Lensbaby Twist 60 Petzval 60mm Creative Lens Review

The Lensbaby Twist 60 is a very modern rendition of a 175-year-old optical design, and true to the designer, Joseph Petzval. But does it satisfy our creative expectations when used in the field?

In Spišská Belá, Slovakia, about 12.5 miles from the southern border of modern Poland, stands the Múzeum J.M. Petzval, a museum dedicated to legendary mathematician and optical designer Joseph Petzval. To provide chronological perspective, Petzval died in 1891 at the age of 84.

Petzval's most famous lens emerged around 1840, narrowly a year after Louis Daguerre helped father photography with a process that still bears his name. So we might say that the Petzval optical design is as old as photography itself.

Lensbaby, the company that can rightfully brag about making optical products that are intentionally not sharp, has recreated a version of the Petzval design. Labeled the Twist 60, this creative beauty is a 60mm f/2.5 lens that’s manual in every respect.

Creative Expectations
With these blue ribbon bloodlines, our expectations run high. The classic Petzval picture features a reasonably sharp center that becomes defocused as it approaches the edges. At the extreme ends there should be swirls, i.e., visible blur that circles the image center like a weak whirlpool.

Because the advertent distortion is well outside the image center, the Lensbaby Twist 60 is recommended for full-frame DSLR cameras only. On an APS-C cropped-sensor model, the best part of the blur appears outside of the recorded image.

You can observe and evaluate these conditions by viewing the accompanying images in this story, all of which were captured with a Nikon Df camera that uses a 24x36mm full-size CMOS imager.

The quintessential Petzval effect. Center is sharp and the swirls increase as they reach the edges. ©2017 Jon Sienkiewicz

Operation and Handling
The Lensbaby Twist 60 is Manual/Manual; focus is manual as is aperture selection and operation. Exposure can be set in the camera either manually or using Aperture Priority. Not surprisingly, I found the effects strongest when the Twist 60 was set wide-open at f/2.5.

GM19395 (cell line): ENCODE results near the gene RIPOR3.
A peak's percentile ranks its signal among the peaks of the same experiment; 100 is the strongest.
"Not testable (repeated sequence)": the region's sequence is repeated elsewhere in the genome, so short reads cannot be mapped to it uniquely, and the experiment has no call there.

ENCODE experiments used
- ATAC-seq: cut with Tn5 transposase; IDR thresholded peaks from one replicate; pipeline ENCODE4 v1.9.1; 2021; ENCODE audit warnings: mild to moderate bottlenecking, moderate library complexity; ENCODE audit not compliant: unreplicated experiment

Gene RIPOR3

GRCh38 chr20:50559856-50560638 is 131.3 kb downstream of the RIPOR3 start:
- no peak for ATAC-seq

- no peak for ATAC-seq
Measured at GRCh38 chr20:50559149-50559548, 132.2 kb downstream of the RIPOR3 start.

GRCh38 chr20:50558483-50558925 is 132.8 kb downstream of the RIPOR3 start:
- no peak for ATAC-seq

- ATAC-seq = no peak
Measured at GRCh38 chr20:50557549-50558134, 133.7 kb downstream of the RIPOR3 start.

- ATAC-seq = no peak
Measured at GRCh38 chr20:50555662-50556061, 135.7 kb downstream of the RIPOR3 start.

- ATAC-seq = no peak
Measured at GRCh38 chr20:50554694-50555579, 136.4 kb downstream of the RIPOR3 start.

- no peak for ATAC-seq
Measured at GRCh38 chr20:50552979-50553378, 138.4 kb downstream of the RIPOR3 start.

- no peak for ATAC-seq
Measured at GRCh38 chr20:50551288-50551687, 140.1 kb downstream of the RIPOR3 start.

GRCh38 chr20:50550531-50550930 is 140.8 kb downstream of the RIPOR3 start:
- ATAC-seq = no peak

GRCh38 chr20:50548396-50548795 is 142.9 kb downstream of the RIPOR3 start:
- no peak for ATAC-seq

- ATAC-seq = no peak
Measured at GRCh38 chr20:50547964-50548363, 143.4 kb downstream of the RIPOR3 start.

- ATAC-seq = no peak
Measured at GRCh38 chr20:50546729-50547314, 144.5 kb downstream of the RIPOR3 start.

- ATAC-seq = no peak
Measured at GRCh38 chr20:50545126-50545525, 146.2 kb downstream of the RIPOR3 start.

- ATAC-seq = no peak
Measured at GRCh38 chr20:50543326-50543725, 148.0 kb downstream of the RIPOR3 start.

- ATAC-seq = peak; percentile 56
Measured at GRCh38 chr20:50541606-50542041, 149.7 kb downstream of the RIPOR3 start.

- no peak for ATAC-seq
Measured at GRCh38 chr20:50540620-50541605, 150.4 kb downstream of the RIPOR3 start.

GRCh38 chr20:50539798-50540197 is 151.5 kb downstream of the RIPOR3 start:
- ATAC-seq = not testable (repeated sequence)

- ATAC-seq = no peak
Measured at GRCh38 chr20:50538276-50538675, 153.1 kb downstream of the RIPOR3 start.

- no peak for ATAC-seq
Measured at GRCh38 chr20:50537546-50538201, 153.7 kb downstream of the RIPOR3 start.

Use is straightforward, as simple and easy to use as any manual lens. The sample I used came with the straight body focusing device. If you happen to obtain a Twist 60 for use in a Lensbaby Composer or other shift-enabled focusing device, keep it straight—don’t be tempted to shift the optic off access.

I couldn’t resist converting this shot of ivy to monochrome. The Twist 60 didn’t change the color, of course, that was done using NIK Silver Efex Pro 2. But the pattern and swirly outer edge is all Petzval. ©2017 Jon Sienkiewicz

Construction and Build Quality
Despite falling into the “special effects” category, the Lensbaby Twist 60 is very well made. Construction is all metal and the outermost ring is brass—and strongly reminiscent of the original Petzval which was constructed primarily of brass.

The optical formula consists of four elements in three groups and features a 12-blade aperture diaphragm. Overall weight is less than 8-ounces and length at infinity is 2.5-inches. The Lensbaby Twist 60 accepts 46mm filters and focuses to 18-inches.  

This shot is admittedly unremarkable—except look how bleeping sharp the bee is when cropped from the center. Not a fluke—the image centers were consistently rendered razor-sharp. ©2017 Jon Sienkiewicz

Lensbaby Twist 60 does exactly what it is supposed to do, and does it well. Moreover, the smoothly functional design permits use without fret. It’s fun to use, focuses easily because of the largish maximum aperture of f/2.5 and produces outstanding results. No one can ask for more than that.

Important to note, the image centers were consistently rendered razor-sharp, which was a pleasant surprise and contrary to my experience with other Petzval-type lenses. It’s easy to blur a sharp image in post, as you know, but virtually impossible to adequately sharpen a blurred one. So the swirly edges of the images present a strong contrast to the tack-sharp middle, thereby enhancing and amplifying the total effect.

All that said, I do wish Lensbaby would design a Petzval-type lens useable on APS-C cameras starting with my Fujifilm X-Pro2. I’m certain it’s technologically possible.

Another monochrome conversion. The creative Lensbaby Twist 60 inspires creative post processing. ©2017 Jon Sienkiewicz

Lensbaby has another winner in their nursery, that’s for sure. The Lensbaby Twist 60 is great for portraits, flowers, etc., and I can’t wait to try it on holiday lights this winter. I’m also imagining how it works with a cross-screen (star) filter. Expect another story on Shutterbug.com about the Lensbaby Twist 60 this December.

Eastern purple coneflowers (Echinacea purpurea) captured with a Lensbaby Twist 60 wide open at f/2.5. ©2017 Jon Sienkiewicz

The price of the Lensbaby Twist 60 straight body focusing device is $279 directly from Lensbaby and other retailers. It's also available as the optical component only, which is compatible with Lensbaby’s Optic Swap System, for $100 less. The Petzval 60mm f/2.5 set is currently available for Canon, Sony and Nikon full-frame DSLR mounts.

—Jon Sienkiewicz